Hidalgo Blu-ray Review
Hidalgo arrives on Blu-ray with a theatrically correct 2.40:1 1080P transfer. This rendition really is rather a strange one. The picture impresses for the vast majority of the film, but then suddenly some scenes seem to let the whole package down quite dramatically.
The first thing to mention is the colour. A film like this, that relies on landscape and scenery a lot, needs to have vibrant colour - and this transfer certainly doesn't disappoint. The oranges of the desert are vibrant and deep, the blue of the sky (an era before oil corrupted the natural aerial view in the middle east) is intense, and blacks are deep and inky. The level of detail is generally superb, with distant hills and dunes really standing out and giving the viewer that all important 3D pop.
In addition to this, close up detail is also deep. Whether it is the horse's coat, or the sand whirling through the area during a desert storm, this is certainly an impressive transfer.
So far, then, all seems to be well - so why do I have reservations? Well, there are scenes which seem almost drained of everything that makes an HD transfer great. There are maybe five or six scenes which seem notably softer than the rest of the film, and that seem to lack the level of detail. It should be noted that this is very likely to be a result of the source rather than this transfer - however, I cannot confirm this for sure having never seen the film on any other format. Whatever the reason for this is, it is enough to make the transfer lose a mark.
The film is presented on Blu-ray with a PCM 5.1 mix, and this is generally much more consistent than the video.
The dialogue is firmly and pleasantly anchored to the center, allowing the words to clearly enunciate regardless of what else the soundtrack may be throwing at the viewer at the same time. The front stereo separation is wide and vibrant, truly enveloping the listener into the events on screen.
The LFE is perhaps the most impressive aspect of the soundtrack. It is not overbearing, but does really give the viewer a punch during scenes of horses galloping. It is almost percussive in it's effect - truly adding a visceral feel to the races, as a good soundtrack should.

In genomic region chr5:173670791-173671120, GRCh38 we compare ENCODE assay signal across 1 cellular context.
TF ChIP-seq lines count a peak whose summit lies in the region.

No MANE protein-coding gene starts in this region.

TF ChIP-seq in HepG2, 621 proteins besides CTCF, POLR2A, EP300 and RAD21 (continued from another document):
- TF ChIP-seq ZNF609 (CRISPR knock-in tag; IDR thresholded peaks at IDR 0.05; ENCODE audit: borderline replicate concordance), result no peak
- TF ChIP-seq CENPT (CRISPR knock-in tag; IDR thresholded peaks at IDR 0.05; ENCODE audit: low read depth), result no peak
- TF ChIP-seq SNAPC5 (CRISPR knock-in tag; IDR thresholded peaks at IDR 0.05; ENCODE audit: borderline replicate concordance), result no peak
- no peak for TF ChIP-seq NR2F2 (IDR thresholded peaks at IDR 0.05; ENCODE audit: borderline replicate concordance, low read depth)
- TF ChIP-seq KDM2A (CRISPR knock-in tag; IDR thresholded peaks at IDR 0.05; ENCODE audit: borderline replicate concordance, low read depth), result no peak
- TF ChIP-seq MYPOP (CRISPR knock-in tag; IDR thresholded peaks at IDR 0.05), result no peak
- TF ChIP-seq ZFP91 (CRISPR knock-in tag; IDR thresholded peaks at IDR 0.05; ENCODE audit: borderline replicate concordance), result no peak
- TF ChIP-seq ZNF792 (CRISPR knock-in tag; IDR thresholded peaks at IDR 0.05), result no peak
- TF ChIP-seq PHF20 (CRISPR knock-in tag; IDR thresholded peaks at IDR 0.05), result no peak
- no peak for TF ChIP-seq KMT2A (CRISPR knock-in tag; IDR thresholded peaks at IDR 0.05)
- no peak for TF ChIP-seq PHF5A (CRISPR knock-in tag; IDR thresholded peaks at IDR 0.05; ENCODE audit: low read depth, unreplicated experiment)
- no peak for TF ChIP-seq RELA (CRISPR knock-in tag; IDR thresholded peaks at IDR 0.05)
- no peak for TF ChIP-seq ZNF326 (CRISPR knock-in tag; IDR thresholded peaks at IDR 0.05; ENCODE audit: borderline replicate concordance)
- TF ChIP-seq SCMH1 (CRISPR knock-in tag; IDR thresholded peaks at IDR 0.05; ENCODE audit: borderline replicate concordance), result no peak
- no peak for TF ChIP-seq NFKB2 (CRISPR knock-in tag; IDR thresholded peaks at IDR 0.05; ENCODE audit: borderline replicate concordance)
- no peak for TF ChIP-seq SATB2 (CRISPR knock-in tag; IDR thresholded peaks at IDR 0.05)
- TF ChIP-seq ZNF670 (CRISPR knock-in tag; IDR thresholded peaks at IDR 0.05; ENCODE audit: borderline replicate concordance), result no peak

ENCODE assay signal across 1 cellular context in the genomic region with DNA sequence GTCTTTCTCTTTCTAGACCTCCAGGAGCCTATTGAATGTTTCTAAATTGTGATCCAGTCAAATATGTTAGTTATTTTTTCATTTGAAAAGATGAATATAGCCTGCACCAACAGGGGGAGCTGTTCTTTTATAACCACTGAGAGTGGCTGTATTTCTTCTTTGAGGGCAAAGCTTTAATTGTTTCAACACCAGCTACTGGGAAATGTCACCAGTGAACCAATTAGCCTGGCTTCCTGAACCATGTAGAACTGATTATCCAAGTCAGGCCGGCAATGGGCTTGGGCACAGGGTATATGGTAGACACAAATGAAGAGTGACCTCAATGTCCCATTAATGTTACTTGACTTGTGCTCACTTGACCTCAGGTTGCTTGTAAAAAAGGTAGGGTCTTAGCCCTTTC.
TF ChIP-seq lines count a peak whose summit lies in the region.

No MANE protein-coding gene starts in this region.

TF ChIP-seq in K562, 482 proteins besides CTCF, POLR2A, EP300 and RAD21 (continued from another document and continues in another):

The rears, too, are used often throughout the film to truly involve the viewer, but sadly this is the one area of the film that does seem rather lacking, in a similar way to Disney's PCM soundtrack for Con Air. The problem is one that most will probably not notice, but the lack of directionality in the rears is a minor annoyance. The sound designers don't seem to concentrate on creating precise direction for sound in the rear, instead just launching a maelstrom of noise from the back. This, I stress is a minor detail that many wont notice, but it is a shame when the directionality in the front is so good - that this isn't matched in the rears.
Sadly, the Blu-ray of Hidalgo arrives with very little indeed in the terms of added value. All we get is a nine minute, shallow EPK featurette Sand and Celluloid and a slightly better 22 minute featurette America's First Horse. This covers the history of the Mustang, a subject I have little interest in - so I did find it a bit of a trial. It is certainly informative though - and horse fans will probably revel in it. We also get two previews - for the National Treasure and Narnia sequels.
I really enjoyed Hidalgo - far more than I thought I would. It is an excellent film that takes an alledgedly true story and runs with it, presenting a tortured character who goes through a believable developmental cycle. My enjoyment may well stem from the extensive period I spent living and working in the middle east, but I would wager that anyone who has an interested in good ol' fashioned adventure movies will have an absolute field day with this.
The disc comes with inconsistent video, and a superb audio track - although it sadly skimps on extras. The film itself was not a success commercially, but most reading this would readily agree that box office does not necessarily equal quality. If you like Lawrence of Arabia or the rip roaring adventure of the Indy series could do far worse than pick a copy of this up.
Suggested retail price when reviewed: £29.99
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